My research shows the average life span (so much improved with more medical care being made available) of a person with Down syndrome to be 49-55 years, with many living into their 60’s, which is wonderful in comparison to the “old days” so no, life span isn’t a consideration in my opinion. Persons with trisomy 21 do often show signs of Alzheimer’s or dementia as early as age 35. Again, not a consideration for ending a pregnancy but it is definitely a concern for people who are caretakers.

    Thing is, you still don’t get to decide what is a good enough reason for someone to end a pregnancy, just like you don’t get to tell someone in Washington or Oregon who has a terminal illness, two witnesses, psychiatric evaluation, and excruciating pain that they have to live with it instead of asking for assistance in dying.

    • progo35

      RealistMom-here is a video in which a colleague of George Tiller says that he did terminations at thirty weeks for fetal anomaly: 



      Moreover, no one is deciding what is good for you. Right now, such terminations occur legally. And, regardless of whether they remain legal or not, I have a right to say that I feel that such procedures are wrong and that they amount to discrimination toward the handicapped. As for help with your daughter, I’m sure there are a lot of people on this forum, both pro choice and pro life, who would be happy to help with those things if we lived nearby. 


      "Well behaved women seldom make history."-Laurel Thatcher Ulrich

      • invalid-0

        Yeah, SURE you would want to help the realist mom with watching her downs syndrome daughter, SURE you would. It is so nice that you have all of the answers, but NONE of the solutions. (sarcasm here.) In other words, like so many anti-choicers, you are useless, and should keep your mouth shut about real life problems that you theorize, but don’t experience yourself. It is one thing to be a disability advocate from your high horse in your fantasy castle far, far removed from actually dealing with the situation, but it is quite another thing to actually LIVE it.

  • invalid-0

    If you took every hide-the-truth euphemism out of this article, it would be about twenty words long.

  • invalid-0

    Tiller charged $6000 for a late-term procedure, and was not a not-for-profit clinic. So if a woman didn’t have the money for an earlier (and cheaper procedure) how did she pay for the later, and more costly, one?

    Jodie—While the AGI information is 22 years old, it’s the best that’s available. Are we to infer that with the better pre-natal testing available, women must choose late-term abortion because they can’t learn of abnormalities earlier in their pregnancies? That seems pretty unlikely, doesn’t it?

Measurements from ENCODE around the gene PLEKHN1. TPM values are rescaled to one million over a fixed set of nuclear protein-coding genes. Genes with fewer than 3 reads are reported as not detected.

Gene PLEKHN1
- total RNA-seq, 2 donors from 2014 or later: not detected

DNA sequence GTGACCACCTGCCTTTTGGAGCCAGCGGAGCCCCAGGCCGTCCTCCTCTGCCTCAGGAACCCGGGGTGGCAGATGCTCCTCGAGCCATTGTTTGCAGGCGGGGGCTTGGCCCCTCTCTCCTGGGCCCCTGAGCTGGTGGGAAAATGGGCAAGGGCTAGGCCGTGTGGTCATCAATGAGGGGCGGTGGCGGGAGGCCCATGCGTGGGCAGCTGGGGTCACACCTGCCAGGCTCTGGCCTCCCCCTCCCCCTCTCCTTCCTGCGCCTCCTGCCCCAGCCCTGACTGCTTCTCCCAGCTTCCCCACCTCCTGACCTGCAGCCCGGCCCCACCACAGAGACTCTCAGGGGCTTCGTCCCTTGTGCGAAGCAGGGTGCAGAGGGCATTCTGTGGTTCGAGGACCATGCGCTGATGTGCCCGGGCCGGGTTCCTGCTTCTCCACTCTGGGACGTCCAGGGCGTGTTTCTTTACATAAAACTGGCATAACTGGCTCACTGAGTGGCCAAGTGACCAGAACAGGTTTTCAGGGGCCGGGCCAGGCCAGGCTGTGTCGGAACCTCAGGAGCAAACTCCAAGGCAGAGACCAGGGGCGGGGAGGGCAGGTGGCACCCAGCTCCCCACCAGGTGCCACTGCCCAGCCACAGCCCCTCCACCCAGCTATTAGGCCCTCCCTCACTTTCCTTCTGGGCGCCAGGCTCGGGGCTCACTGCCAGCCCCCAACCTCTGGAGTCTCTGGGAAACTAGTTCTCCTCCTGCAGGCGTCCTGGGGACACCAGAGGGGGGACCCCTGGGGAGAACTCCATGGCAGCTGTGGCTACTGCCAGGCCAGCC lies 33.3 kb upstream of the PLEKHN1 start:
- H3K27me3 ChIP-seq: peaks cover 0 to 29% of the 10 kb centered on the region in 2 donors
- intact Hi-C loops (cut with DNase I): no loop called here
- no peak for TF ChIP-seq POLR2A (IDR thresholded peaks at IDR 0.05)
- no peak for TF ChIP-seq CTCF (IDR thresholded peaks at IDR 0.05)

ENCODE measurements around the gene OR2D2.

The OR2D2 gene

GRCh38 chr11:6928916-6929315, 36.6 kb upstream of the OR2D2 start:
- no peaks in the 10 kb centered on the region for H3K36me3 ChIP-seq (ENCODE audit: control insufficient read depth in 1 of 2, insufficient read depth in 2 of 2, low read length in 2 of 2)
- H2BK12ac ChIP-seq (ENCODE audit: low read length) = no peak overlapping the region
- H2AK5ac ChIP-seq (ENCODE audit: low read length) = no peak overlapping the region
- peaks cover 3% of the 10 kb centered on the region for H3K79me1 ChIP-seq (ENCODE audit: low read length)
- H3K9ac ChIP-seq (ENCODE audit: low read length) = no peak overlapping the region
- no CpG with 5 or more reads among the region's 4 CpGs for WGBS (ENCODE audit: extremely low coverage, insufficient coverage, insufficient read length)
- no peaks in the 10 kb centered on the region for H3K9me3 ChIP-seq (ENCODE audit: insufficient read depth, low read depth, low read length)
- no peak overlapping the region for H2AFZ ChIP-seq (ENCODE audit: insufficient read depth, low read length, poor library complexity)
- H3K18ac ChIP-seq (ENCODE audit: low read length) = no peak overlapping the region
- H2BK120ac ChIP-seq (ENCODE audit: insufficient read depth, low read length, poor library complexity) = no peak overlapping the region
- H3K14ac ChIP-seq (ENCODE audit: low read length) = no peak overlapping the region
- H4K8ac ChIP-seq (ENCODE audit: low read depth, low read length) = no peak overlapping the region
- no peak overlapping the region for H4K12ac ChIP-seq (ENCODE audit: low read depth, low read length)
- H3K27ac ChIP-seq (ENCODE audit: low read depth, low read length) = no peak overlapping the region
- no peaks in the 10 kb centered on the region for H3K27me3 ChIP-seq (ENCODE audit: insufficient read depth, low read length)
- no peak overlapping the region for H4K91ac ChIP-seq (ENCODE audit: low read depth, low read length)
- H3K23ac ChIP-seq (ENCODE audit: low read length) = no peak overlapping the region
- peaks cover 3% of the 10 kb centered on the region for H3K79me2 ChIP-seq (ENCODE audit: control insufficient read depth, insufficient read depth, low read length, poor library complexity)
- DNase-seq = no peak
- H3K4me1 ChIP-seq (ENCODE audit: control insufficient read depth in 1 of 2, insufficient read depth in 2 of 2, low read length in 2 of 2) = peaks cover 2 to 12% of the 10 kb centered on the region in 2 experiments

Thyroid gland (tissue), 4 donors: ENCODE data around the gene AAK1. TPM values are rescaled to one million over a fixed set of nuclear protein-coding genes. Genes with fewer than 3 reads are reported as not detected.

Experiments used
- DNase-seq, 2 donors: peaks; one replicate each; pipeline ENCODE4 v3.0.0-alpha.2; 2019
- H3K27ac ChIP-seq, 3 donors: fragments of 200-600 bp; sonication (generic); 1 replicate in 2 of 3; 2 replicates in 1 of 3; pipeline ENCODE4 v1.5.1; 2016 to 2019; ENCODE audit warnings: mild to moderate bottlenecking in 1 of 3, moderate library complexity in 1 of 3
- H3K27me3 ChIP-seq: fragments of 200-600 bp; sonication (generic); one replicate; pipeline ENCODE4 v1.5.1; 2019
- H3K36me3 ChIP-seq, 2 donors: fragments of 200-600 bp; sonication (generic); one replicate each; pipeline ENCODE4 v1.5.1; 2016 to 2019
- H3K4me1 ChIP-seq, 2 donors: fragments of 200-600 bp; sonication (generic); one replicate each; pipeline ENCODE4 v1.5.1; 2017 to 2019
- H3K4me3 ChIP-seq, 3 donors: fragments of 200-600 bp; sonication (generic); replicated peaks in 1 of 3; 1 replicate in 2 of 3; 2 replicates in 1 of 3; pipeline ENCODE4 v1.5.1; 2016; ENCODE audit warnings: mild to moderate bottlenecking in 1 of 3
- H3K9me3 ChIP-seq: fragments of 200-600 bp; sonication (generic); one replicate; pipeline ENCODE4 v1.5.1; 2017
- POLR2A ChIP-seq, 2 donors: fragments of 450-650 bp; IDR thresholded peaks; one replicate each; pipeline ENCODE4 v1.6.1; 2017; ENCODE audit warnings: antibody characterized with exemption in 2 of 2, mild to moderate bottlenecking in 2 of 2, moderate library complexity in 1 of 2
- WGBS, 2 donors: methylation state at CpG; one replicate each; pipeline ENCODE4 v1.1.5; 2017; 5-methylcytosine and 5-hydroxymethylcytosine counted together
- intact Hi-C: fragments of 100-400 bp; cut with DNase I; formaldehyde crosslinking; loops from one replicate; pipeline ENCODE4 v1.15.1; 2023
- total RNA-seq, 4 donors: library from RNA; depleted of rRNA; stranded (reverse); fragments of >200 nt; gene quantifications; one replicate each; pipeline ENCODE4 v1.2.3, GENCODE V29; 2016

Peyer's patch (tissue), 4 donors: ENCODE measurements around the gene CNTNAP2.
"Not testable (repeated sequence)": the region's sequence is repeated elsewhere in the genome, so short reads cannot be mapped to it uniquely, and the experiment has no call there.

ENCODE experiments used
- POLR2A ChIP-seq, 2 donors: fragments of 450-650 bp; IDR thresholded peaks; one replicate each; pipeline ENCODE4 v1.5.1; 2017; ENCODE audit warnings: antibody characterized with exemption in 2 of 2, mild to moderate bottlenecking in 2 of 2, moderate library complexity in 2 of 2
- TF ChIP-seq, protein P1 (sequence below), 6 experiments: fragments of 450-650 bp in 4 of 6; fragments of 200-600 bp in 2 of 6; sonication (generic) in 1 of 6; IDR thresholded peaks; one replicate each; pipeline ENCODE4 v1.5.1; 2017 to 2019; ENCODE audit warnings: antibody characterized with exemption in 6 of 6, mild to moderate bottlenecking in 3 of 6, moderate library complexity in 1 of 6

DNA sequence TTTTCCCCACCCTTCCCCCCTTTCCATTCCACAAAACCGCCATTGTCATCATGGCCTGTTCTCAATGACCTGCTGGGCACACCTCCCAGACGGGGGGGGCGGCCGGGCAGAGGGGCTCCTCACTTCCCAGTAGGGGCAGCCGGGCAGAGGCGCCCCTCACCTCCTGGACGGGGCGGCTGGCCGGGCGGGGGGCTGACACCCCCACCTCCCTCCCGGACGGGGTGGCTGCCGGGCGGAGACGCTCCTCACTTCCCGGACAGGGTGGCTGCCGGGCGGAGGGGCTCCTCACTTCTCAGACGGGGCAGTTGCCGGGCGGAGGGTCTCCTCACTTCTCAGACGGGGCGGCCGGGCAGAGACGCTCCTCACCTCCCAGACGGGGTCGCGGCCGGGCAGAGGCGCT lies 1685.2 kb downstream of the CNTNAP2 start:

Tiller refused to report statutory rape in the cases of his underage patients. Why is that?

    Down Syndrome diagnosis is available as early as 15 to 16 weeks.

    Dr. Tiller’s murder was dreadful and the culprit should be prosecuted. But women who consider themselves feminists need to stop pretending that Tiller was any sort of hero. If anything, his work devalued women.

  • invalid-0

    First of all, disability advocate or not, most downs syndrome children do not often live past 49 years. Second of all, it is up to the family to decide what they can handle, and what they cannot, NOT YOU. You are such a know it all, I remember on the adoption boards people who were adopted getting very angry with you because you were insisting that your adoption experience was the right adoption experience, and that your feelings about adoption were the only correct feelings to have. More to the point, it seems that you don’t have a life beyind posting on these boards. You are anti-choice, why don’t you go and find anti-choice board to post on? You call yourself a feminist, but feminists allow women to make the choices that they need to make for their own lives. They do NOT constantly try to downplay other women’s feelings and experiences when it relates to their choices that they make in their lives. You seem to think that people here really give a crap about what you think, but I found what you say often does not preclude thinking about other people at all. Yes, some people cannot afford to take care of a downs syndrome child, that is a FACT. Also, if the child lives past 50 and is extremely low functioning, what happens to it when the parents either get too old to take care of it, or they die?? Often these children have heart defects, hearing defects, vision problems, etc. and need operations and a LOT of medical care. Maybe some people do not WANT to be burdened with such a child. Maybe the parents have other problems and having such a child would put them over the edge. Who are YOU to force people to have such a child if they cannot handle the extra responsibilities?? You say then put it up for adoption, but some people would worry themselves sick about placing such a vulnerable child into strangers hands. Downs syndrome is a genetic defect, and a severe one. And a perfectly legitimate reason not to go through with a pregnancy for SOME people. I have read hundreds of stories from women who had severe medical emergencies and who needed Dr, Tiller’s help. Not ONE of them was to abort a downs syndrome child. Usually it was because brains were missing, lungs didn’t develop, the fetus had already died inside the woman, etc. etc. so why are you brining THIS up?? To try to justify his death somehow so you can sleep better at night??